So Joshua fought the Amalekites as Moses had ordered, and Moses, Aaron and Hur went to the top of the hill. As long as Moses held up his hands, the Israelites were winning, but whenever he lowered his hands, the Amalekites were winning. When Moses’ hands grew tired, they took a stone and put it under him and he sat on it. Aaron and Hur held his hands up—one on one side, one on the other—so that his hands remained steady till sunset. So Joshua overcame the Amalekite army with the sword. Exodus 17:8-13

Moses doesn't hesitate to accept the help his friends offer. And as a result, they win the battle. 

Even Jesus, perfect Jesus, counted on his friends to help in times of trouble. He didn't go to the garden to pray alone when his heart was heavy. He invited his friends to go and pray with him. Yes, they did fall asleep and let him down, but he forgives them. Even after Peter denies Jesus, Jesus still asks Peter, his friend, for help. "Peter, feed my sheep."

When life sends trouble your way, follow the examples of Moses. Sit down. Accept help. Focus on God. It's okay to let you friends hold you up so that you can win life's battles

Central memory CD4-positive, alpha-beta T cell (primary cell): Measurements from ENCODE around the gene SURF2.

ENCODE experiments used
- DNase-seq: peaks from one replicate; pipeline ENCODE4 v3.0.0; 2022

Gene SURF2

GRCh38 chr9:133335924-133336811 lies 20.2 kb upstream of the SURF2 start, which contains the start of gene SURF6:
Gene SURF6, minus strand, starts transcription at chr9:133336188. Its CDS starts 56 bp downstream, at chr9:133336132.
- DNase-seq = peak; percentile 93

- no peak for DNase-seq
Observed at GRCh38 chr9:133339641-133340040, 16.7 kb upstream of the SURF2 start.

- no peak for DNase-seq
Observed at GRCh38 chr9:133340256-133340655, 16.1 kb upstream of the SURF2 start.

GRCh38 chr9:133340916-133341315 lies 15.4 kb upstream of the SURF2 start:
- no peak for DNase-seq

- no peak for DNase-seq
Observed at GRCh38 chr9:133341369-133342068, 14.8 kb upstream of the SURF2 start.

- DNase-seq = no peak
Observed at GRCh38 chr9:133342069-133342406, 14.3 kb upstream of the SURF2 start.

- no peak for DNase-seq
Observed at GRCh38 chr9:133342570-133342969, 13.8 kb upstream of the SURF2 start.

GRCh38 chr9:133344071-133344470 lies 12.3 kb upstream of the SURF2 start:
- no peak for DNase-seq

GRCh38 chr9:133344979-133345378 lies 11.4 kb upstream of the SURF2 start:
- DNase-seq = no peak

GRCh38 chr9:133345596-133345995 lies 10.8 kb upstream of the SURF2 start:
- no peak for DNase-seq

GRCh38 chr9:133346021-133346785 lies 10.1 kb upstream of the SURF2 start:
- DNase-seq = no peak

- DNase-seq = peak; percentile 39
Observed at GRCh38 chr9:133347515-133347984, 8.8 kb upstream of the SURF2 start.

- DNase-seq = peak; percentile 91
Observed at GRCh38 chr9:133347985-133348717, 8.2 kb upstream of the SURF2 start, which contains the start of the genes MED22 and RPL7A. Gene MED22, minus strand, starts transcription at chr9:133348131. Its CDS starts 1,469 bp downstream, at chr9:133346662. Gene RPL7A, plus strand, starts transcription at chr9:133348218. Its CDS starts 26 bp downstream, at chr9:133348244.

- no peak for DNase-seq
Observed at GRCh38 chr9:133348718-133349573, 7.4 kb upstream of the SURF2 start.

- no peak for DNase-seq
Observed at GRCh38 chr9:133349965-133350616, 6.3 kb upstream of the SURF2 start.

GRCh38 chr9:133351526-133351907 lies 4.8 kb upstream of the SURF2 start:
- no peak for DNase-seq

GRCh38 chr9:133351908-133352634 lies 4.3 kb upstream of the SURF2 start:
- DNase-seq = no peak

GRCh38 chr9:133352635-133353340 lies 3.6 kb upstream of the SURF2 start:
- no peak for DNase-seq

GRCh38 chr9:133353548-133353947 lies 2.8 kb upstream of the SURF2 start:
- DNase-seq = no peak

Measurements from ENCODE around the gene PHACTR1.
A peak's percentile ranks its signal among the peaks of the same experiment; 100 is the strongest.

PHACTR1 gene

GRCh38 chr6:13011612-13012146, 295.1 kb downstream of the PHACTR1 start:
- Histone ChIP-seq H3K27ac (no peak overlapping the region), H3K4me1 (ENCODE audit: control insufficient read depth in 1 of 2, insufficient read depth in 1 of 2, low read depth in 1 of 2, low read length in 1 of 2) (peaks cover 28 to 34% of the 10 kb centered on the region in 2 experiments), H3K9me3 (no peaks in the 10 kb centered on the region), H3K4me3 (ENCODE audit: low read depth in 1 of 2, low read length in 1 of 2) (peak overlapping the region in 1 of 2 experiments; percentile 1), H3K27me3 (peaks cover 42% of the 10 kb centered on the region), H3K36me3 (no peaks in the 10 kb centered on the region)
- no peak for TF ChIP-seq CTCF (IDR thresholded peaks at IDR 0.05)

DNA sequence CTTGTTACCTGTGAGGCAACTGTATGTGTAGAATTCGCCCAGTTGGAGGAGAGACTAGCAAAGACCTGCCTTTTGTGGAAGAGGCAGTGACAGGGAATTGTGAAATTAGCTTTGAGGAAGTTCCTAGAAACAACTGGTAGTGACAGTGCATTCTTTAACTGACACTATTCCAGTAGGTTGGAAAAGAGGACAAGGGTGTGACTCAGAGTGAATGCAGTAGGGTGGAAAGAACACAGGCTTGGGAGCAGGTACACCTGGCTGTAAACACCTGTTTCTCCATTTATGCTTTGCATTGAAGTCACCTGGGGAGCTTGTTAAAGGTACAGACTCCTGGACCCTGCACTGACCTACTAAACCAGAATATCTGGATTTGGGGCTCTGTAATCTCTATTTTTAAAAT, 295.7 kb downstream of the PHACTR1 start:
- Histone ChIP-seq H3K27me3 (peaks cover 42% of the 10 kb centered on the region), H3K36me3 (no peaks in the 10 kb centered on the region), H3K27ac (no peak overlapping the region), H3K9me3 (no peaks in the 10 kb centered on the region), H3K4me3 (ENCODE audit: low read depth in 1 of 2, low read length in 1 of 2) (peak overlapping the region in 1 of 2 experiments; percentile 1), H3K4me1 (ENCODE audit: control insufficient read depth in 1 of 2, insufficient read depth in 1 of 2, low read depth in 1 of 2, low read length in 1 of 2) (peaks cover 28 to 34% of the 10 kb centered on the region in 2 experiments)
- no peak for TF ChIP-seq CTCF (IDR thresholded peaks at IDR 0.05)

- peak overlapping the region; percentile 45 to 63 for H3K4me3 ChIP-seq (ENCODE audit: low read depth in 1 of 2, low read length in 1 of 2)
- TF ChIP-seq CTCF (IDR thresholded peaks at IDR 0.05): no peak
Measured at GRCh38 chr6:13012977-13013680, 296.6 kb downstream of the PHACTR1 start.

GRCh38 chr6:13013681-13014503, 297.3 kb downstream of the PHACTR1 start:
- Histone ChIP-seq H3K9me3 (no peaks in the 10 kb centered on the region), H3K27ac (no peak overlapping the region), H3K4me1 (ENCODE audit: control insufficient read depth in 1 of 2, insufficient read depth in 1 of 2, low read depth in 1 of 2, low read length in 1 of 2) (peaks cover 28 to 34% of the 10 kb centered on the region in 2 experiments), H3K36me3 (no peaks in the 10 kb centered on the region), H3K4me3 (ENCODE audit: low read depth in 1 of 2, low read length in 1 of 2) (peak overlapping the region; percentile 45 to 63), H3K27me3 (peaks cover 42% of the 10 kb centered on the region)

Then follow the example of Jesus. Pray. And ask your friends to pray with and for you. And even when you pray "Father, take this cup away from me," follow Jesus' example and conclude with, "not my will but yours be done." The road that follows may be hard and painful. But it's the road that leads to eternal life.

Kelly Combs is a Christian wife, mom, writer and speaker. You can learn about Kelly by visiting her website at

Chatty Kelly

Tuesday, September 10, 2013

Choosing Peace

"I have told you these things, so that in me you may have peace.
In this world you will have trouble. But take heart! I have
overcome this world." - Jesus
John 16:33

As I studied John 16:33 the other day, I realized something. First, the thing I think we all notice when we read this verse. It says you will have trouble. Not you might. Not your could. But you will. You will have trouble in this world.

But notice the verse before. Jesus is sharing the truth so that in him, we may have peace. Did you notice he didn't say we will have peace.  But we may.  It is a choice. How often we wish the trouble were a choice! No, we will have trouble, but we may have peace, if we take heart in Jesus.  Are you choosing peace?

It's hard to do! When trouble comes our way, we have a choice. We can choose fear, despair, disappointment...or we can choose peace.  What are some ways we can choose peace?

1. Dispute negative thoughts with scripture.